What is a .pat file >What is Gravis .pat Exactly? Its a "patch" file for the gravis ultrasound series of PC soundcards. In the file there is a small header and at least one sound sample. The header contains instructions for the soundcard on loop points, vibrato speed and other instructions for performance playback. Each sample is "mapped" to a different range of notes. Samples may have any sampling rate up to 44.1Khz, can be 8 or 16 bit and up to 256k in size. They are loaded before use into the RAM on the ultrasound soundcard. The ultrasound soundcards come with a large ( 5Mb+ ) set of patches for general midi and tools to make your own patches.
    software tools to use Use pmaker110.zip, which is also included in version 2.10 of the sdk. Be sure to install the drivers that come with it as they allow the use of 256k samples. The new patch maker software is also in the 3.1 software update in gus0038.zip The envelope handling in patch maker lite is a bit lame, but there is a program called envhack which may get around this.
    I cant use stereo .wav files pmaker lite doesnt support stereo .wav files. .wav files can be converted to mono with noisemaster (nm201.zip) sample editor or sox sample format converter (sox10.zip), to name but two.
    how to alter patchmaps midi on the gus uses a map to say which midi patch numbers used in a program change messages are related to which patch files. Select the bank manager, in the patch manager to add new banks
    I want lots of high quality .wav files off the net >The way to do this on a Pee Cee is to look for a copy of patref23.zip and >2pat10.zip on archie. Get patref23.zip first, it gives the location of lots >of files made by / for use with various pro samplers ie the EPS, k2000 etc. > >Get yourself some of these sample files (patref is a windows help file that >has the locations and descriptions in it) and then use 2pat10 to rip them >apart into .wav files or .pat files The most current version of patref is 2.4. It's available in ftp.netcom.com: pub/jtcapps as filename patref24.zip. Also, since 2PAT is so useful, I've zipped it into that same archive [one stop shopping :-)]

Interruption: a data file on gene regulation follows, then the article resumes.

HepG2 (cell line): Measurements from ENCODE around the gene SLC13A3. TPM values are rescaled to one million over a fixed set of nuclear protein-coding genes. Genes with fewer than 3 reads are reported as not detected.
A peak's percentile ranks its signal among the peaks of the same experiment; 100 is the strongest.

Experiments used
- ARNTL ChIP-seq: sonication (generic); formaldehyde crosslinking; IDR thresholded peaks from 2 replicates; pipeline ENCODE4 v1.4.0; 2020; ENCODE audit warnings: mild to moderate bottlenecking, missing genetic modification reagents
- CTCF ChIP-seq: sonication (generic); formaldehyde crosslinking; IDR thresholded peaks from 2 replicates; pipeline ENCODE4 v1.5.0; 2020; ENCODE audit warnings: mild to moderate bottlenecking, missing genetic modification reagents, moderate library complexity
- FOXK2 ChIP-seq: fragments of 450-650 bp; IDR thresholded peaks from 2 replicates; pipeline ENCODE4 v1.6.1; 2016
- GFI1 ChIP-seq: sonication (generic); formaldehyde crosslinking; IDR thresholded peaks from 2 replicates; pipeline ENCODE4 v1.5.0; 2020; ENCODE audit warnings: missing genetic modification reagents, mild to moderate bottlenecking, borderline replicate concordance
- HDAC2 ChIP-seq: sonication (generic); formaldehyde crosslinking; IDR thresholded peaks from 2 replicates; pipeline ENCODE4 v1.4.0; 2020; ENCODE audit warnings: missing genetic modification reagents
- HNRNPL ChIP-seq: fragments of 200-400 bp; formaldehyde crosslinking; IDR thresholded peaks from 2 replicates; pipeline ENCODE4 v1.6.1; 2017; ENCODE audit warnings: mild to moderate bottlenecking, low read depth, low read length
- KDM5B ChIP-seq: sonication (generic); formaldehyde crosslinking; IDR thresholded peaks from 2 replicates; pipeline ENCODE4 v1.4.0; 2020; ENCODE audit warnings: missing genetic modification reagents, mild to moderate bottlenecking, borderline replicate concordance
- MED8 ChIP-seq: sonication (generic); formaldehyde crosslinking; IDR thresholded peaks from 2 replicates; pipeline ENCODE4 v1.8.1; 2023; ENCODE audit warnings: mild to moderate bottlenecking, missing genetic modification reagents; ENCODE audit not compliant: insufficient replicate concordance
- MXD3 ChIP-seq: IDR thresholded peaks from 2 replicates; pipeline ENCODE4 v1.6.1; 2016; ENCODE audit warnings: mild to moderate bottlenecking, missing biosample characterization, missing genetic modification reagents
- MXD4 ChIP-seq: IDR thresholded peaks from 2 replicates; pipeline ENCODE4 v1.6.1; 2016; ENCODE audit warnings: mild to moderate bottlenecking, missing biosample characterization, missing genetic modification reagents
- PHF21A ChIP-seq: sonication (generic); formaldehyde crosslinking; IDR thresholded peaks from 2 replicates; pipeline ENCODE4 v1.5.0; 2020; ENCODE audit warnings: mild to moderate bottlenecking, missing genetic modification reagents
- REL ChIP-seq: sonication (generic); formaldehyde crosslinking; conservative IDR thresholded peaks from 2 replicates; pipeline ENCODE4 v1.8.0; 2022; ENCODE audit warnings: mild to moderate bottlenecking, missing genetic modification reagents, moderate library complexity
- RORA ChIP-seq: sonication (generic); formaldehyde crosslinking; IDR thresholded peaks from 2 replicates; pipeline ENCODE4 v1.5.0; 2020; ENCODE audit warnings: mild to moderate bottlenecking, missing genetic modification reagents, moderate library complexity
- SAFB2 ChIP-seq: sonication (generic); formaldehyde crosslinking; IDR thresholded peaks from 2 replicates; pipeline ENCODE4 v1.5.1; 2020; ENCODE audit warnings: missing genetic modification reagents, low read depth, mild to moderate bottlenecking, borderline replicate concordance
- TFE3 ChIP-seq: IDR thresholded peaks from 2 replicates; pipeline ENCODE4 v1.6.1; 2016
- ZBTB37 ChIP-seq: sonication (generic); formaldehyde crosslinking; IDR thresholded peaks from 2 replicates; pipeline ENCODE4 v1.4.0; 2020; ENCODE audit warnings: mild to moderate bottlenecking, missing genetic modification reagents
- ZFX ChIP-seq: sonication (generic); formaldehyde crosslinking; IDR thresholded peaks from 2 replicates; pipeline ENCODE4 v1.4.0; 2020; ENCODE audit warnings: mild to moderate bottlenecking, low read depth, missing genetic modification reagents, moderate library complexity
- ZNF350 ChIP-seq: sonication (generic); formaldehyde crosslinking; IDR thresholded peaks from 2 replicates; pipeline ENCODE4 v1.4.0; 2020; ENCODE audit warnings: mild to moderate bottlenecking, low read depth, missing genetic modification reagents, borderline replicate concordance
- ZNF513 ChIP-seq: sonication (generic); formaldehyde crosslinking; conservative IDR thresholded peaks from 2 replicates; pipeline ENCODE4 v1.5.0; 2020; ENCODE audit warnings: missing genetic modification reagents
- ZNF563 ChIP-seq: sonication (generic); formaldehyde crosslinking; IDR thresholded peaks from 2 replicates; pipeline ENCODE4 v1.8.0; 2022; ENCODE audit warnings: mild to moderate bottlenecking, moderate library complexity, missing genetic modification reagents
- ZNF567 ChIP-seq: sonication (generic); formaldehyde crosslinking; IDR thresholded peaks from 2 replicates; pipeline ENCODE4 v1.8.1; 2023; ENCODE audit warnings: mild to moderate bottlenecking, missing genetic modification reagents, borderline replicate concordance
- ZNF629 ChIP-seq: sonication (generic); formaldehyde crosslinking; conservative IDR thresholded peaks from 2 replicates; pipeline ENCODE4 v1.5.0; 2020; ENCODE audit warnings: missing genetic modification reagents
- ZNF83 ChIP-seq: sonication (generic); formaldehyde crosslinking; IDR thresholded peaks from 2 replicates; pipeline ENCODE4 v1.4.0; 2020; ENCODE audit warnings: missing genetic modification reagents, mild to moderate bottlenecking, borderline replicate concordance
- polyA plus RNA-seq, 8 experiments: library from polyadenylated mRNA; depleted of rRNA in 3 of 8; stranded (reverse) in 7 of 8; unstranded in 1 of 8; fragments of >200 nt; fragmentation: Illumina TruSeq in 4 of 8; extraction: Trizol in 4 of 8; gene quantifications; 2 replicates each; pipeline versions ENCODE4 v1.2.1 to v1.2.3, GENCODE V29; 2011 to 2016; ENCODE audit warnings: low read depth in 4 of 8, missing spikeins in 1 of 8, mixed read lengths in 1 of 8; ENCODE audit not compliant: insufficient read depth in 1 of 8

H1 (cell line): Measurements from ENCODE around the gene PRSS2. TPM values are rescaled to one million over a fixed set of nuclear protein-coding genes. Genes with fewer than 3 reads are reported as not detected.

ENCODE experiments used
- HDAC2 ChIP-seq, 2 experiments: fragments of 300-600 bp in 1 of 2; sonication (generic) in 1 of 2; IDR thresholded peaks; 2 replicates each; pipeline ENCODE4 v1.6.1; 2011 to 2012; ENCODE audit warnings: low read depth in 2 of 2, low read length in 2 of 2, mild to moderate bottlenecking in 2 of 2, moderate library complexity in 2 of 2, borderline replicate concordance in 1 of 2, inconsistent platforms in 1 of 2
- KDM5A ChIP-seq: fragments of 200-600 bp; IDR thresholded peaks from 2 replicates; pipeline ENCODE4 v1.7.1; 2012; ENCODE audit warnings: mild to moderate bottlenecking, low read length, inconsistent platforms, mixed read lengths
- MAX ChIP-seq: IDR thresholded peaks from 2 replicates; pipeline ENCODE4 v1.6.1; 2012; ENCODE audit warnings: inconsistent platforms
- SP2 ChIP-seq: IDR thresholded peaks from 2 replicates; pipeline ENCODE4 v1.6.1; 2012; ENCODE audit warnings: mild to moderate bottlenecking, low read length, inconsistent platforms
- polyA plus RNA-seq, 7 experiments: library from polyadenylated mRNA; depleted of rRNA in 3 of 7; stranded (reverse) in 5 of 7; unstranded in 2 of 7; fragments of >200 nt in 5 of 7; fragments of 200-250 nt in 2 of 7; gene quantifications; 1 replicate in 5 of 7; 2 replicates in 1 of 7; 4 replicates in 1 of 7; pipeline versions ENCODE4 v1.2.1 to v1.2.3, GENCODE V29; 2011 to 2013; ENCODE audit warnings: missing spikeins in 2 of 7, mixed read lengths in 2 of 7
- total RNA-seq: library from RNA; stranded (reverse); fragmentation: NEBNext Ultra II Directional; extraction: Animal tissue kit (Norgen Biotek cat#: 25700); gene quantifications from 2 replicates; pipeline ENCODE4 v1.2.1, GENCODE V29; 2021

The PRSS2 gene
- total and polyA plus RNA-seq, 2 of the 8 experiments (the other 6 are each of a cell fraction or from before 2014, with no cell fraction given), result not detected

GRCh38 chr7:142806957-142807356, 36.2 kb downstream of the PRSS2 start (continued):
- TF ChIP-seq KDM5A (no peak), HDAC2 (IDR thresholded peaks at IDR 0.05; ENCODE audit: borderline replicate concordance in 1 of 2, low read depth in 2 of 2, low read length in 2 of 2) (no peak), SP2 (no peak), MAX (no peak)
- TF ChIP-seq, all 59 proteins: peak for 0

How can I use multiple patch banks with a sequencer? > Hmmmm...It seems like the new Bankmanager will let me create multiple patch >bands on my Ultrasnd.ini file...but how can I use them with a sequencer such >as Powertracks or WinJammer? load bankmanager, select the bank you want to use and save to bank 0 ( on the file menu ) You cant mix n match from different multiple banks, but making a new custom bank for different song setups is possible as there are over a thousand banks allowed. ---------- controllers and other technical info on the GUS midi synth
    what controllers are there? controller 7- Main volume controller 10- pan controller 11- 'Like another volume'? [Does this effect envelopes?] 123 - all notes off 6- pitchbend sensitivity
    What is the MIDI message to ensure all notes are off? > > What is the MIDI message to ensure all notes are off? This is for General > Midi compliant devices. Currently, I loop through all 16 channels, sending > note offs from note 0 to 127 with a volume of zero. However, it takes > upto a second for this to complete. There has to be an easier way. Controller 123, I believe, is the All Notes Off controller. You need to send a control message for each channel ----------
    How do I adjust pitchbend sensitivity? >>Well, I can't be the only GUSser who has discovered the pitch-bending trick, >>can I? In Windows, I can pitch-bend a full octave up or down. In DOS, >>playmidi let's me pitch-bend the full range. >> >>This is illustrated with my WESTSIDE.MID which is currently in the submit >>directory at epas. >> >>The trick is in using controllers 100 and 101 in combination with controller >>6 (which is apparently pitch-bend sensitivity). There maybe a better/easier >>way to do this but I haven't found any. >> >>First, you must set contollers 100/101 off, i.e. 0, before you set the >>sensitivity. You then set controller 6 to the number of tones you wish the ---------- GUS midi FX FAQ HOW TO MAKE YOUR GUS SOUND LIKE IT COST MORE THAN IT DID (in mids):